- Contributed by
- People in story:
- GRACE DOREEN BLANCHE ORR
- Location of story:
- Background to story:
- Royal Navy
- Article ID:
- Contributed on:
- 27 April 2005
As you know, World War 11 broke out on 3rd of September, 1939, and lasted for six years. Hitler had invaded Poland, and Britain and other countries including Australia, had signed a treaty to go to the aid of small invaded countries, so Britain declared war against Germany. It was on a Sunday night and I was at church and the service was interrupted so the Minister could break the news to us. I remember well the excitement and some fear as we all hurried home, especially as an unidentified plane flew over. Our first task was to black out our homes. No chink of light was permitted and heavy curtains had to be drawn. We had a skylight in the attic and this had to be covered with black material. Local men had been in training to be Air Raid Wardens and it was part of their job to patrol the streets and deal with anyone showing a light.
I lived in Belfast, Northern Ireland, and coming home from the city at night in the tram you didn't know where you were and the conductor had to shout out every stop. For almost a year nothing much happened (except both sides were arming furiously. Most factories were converted to making ammunition, guns, etc.)
Then in May 1940 Hitler started sending planes over to bomb London and there was great destruction and heavy loss of life. At that stage the British Air Force was very small but the chaps fought valiently and finally succeeded in warding off the Germans, thus earning the famous slogan "The Battle of Britain".
Hitler then turned his attention further afield and started the bombing of all the large cities in England like Birmingham, Liverpool, Coventry, Leeds, Glasgow in Scotland and always London.
In 1942 Belfast was the main target when the full German airforce concentrated on us.
We had built an aircraft carrier, the Indefatigable, which was due to be launched, and they wanted to destroy it. It was lying in Belfast Lough, but the Germans mistook waterworks in a residential part of the city for the lough and bombed all round that area, killing many hundreds of innocent people. The carrier was later launched during a violent storm and so tricked the Germans. Great damage was done to Belfast and many lives lost. The raids were unforgettable experiences.
My family each packed a suitcase of clothes in case the house was bombed and we had to leave, and when the air raid sirens went we sat in an alcove under the stairs (the safest place) with our hats and coats on. Each time, it was someone's turn to run upstairs and fill the bath in case we were hit by incendiary bombs, which cause fires. I remember once when it was my turn there was a heavy explosion nearby and I nearly fell down the stairs in my hurry! Our dog was the worst. There were ack ack guns in the hills at the foot of our road and when these fired at the enemy planes the noise drove him crazy and we had to give him aspirins and tie a scarf round his ears. It was most unnerving to hear the heavy drone of planes overhead and wonder whose they were, until suddenly there would be a terrific explosion and we knew then they were the enemy. A raid usually lasted six or seven hours and what a relief it was when the all clear siren went. Everyone would rush out into the street to see if their neighbours were all right and we would be sad to see the red glow of fires in the heart of the city and later hear of deaths. A welcome cup of tea was then enjoyed before we crawled into bed for a few hours sleep. It was after this that they began sending school children to be billeted in the country, often on farms, where they were safe.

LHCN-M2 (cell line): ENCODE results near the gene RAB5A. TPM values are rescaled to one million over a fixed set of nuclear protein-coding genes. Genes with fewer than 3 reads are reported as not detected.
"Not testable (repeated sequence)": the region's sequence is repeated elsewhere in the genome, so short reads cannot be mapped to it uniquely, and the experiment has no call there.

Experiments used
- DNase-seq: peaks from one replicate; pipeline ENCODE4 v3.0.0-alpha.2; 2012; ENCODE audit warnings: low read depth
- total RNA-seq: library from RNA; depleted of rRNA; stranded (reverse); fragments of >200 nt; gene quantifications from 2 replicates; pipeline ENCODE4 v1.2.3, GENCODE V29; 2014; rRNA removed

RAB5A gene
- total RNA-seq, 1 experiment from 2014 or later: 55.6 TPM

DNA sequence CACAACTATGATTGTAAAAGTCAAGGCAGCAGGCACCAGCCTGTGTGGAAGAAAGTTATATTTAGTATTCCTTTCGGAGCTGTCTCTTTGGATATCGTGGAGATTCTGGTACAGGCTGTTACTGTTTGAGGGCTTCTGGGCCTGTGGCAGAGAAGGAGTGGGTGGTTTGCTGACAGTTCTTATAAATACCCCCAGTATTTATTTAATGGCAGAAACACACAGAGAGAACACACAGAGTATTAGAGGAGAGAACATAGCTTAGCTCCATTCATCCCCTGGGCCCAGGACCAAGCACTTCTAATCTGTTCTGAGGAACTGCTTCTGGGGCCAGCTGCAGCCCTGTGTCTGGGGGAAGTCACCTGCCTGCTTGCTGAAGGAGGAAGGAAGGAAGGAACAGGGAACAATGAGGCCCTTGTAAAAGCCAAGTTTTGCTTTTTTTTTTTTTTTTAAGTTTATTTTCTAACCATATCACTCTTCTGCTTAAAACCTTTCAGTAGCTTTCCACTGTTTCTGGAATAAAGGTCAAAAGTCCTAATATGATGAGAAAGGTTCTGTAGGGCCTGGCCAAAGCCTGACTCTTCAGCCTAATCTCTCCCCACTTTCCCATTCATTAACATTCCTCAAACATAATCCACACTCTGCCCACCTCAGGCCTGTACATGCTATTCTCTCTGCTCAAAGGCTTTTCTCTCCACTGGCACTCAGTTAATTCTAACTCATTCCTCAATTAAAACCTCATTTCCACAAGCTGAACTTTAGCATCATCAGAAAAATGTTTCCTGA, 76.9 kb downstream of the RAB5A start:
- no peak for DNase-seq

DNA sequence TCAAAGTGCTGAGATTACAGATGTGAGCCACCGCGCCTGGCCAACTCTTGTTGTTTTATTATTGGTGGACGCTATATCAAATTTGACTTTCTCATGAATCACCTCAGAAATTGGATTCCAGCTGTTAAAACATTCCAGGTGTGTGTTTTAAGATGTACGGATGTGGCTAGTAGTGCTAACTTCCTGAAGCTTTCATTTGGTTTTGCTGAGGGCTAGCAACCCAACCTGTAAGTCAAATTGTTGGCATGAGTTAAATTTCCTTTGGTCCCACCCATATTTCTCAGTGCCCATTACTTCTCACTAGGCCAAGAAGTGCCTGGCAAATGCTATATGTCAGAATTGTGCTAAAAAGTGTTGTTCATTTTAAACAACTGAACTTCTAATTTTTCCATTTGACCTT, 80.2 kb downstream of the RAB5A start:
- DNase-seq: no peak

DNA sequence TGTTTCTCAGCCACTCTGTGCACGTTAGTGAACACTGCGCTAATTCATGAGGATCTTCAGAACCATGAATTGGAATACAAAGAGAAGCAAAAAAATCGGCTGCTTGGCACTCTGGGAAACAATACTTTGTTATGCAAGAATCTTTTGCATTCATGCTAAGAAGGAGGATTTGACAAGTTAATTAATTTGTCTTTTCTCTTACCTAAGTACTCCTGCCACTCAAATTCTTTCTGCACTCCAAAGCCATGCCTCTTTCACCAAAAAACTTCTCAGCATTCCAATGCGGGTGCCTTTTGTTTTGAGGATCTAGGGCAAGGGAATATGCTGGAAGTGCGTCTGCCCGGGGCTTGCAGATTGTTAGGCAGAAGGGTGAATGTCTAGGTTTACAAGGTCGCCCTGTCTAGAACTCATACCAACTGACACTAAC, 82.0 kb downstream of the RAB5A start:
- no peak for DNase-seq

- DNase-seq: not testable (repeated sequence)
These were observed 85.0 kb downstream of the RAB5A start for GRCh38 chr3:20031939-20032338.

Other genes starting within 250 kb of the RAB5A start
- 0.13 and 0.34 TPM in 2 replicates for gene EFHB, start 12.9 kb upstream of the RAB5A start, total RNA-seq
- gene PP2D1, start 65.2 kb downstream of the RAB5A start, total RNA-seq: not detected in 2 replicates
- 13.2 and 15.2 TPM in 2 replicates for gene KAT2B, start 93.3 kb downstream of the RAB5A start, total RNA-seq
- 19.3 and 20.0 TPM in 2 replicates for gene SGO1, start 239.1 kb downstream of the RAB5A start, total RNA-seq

There was no conscription in Ireland, but I decided to join the Wrens (Women's Royal Naval Service) and eventually came the great day when my call-up came and I was told to report to London. I will always remember the night my family and friends came to see me off on the ship which would take me to Liverpool in England and then a long train journey to London. I was at a training depot for two weeks when we were sorted into categories. There were many of these, such as plotters, signals, transport drivers, despatch riders, telegraphists, torpedos, writers, cooks, etc. I asked to be in the secretarial section, and after passing stiff tests for shorthand and typing was made a Writer.
The great day was when we were kitted out with our uniforms and ventured out into the streets of London. We had to salute all officers, and at first if we saw one approaching we would sneak into a shop doorway! One of my friends tells of how once she saluted a Lt. Commander who was cycling on an ice-covered road and in his effort to return the salute the bike wobbled and he fell off!
I was appointed to Victory 111 (which was Nelson's Flagship), and had to report to Portsmouth. Our base was in a Fort outside Portsmouth where most personnel worked underground preparing for D-Day - the invasion of Normandy, France. It was what they called Combined Ops. where the Army, Navy and Airforce worked together, and I saw Eisenhower, Montgomery and many other big shots. When the D-Day invasion was successfully accomplished the King (King George V1) came and inspected us.
At first I worked for two Army Majors and then was appointed Writer to the Commanding Officer of the 'Ship'. We had to take it in turn to be on duty all night to take urgent messages from the Commodore down. I was billited in a lovely big home belonging to an Admiral in a little village called Fareham with about twenty other Wrens. Portsmouth had already been very badly bombed.